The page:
By Thomas Chatterton Williams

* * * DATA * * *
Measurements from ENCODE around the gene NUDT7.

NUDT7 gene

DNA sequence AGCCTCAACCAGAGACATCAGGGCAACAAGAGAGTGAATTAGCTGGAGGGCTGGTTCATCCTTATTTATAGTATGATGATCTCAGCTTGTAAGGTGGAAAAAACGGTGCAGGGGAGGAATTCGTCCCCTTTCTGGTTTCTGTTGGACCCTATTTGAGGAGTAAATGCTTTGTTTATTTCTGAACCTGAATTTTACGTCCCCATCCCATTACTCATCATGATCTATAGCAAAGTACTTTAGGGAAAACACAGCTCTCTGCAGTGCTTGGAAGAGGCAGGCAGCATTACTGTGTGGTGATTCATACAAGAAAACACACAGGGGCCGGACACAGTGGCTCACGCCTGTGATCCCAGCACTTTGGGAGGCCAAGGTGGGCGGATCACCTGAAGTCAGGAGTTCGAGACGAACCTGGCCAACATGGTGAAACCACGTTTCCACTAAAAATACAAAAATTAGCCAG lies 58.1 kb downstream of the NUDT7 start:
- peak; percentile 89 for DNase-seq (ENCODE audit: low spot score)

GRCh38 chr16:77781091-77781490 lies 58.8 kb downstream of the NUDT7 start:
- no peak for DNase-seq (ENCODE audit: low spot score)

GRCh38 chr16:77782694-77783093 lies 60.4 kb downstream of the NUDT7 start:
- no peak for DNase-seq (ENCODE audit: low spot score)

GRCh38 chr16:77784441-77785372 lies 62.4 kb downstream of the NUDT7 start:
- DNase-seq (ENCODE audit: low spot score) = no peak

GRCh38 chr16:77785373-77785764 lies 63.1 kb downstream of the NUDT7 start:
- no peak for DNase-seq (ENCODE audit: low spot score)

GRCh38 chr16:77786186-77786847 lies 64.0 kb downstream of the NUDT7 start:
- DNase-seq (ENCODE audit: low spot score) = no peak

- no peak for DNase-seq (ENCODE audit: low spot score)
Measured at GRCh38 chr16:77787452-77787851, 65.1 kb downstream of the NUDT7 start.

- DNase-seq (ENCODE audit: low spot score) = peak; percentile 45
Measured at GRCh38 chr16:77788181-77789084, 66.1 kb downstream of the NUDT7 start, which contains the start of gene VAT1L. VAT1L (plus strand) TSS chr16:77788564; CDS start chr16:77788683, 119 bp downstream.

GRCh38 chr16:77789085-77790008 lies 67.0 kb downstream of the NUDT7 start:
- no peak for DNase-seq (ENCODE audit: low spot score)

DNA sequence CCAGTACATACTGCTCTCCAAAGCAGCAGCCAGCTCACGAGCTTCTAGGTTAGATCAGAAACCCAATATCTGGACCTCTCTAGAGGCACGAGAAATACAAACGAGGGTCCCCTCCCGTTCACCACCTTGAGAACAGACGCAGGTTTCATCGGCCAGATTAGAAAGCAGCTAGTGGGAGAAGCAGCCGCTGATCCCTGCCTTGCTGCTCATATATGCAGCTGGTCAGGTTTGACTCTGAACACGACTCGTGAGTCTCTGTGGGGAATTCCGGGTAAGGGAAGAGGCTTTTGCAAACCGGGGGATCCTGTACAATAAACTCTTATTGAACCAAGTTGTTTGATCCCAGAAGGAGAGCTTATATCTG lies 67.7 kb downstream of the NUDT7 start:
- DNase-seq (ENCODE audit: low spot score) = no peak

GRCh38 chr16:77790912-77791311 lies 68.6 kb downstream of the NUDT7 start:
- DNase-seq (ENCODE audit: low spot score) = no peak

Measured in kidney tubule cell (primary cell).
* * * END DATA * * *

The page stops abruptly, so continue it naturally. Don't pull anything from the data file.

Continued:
In this assured debut based on aspects of her grandfather’s life, Vanessa Manko explores the existential bind of statelessness and exile. The narrative opens in 1920 Connecticut — during a period of intense anti-communist fervor — when Austin (né Ustin) Voronkov, a political young Russian emigre engineer, working at the local Remington plant, is among a number of men rounded up by the police, beaten and falsely accused of attending anarchist meetings. His limited command of English prevents him from adequately defending himself, and he is deported to Russia, where his American wife, Julia, the daughter of his landlady, accompanies him.
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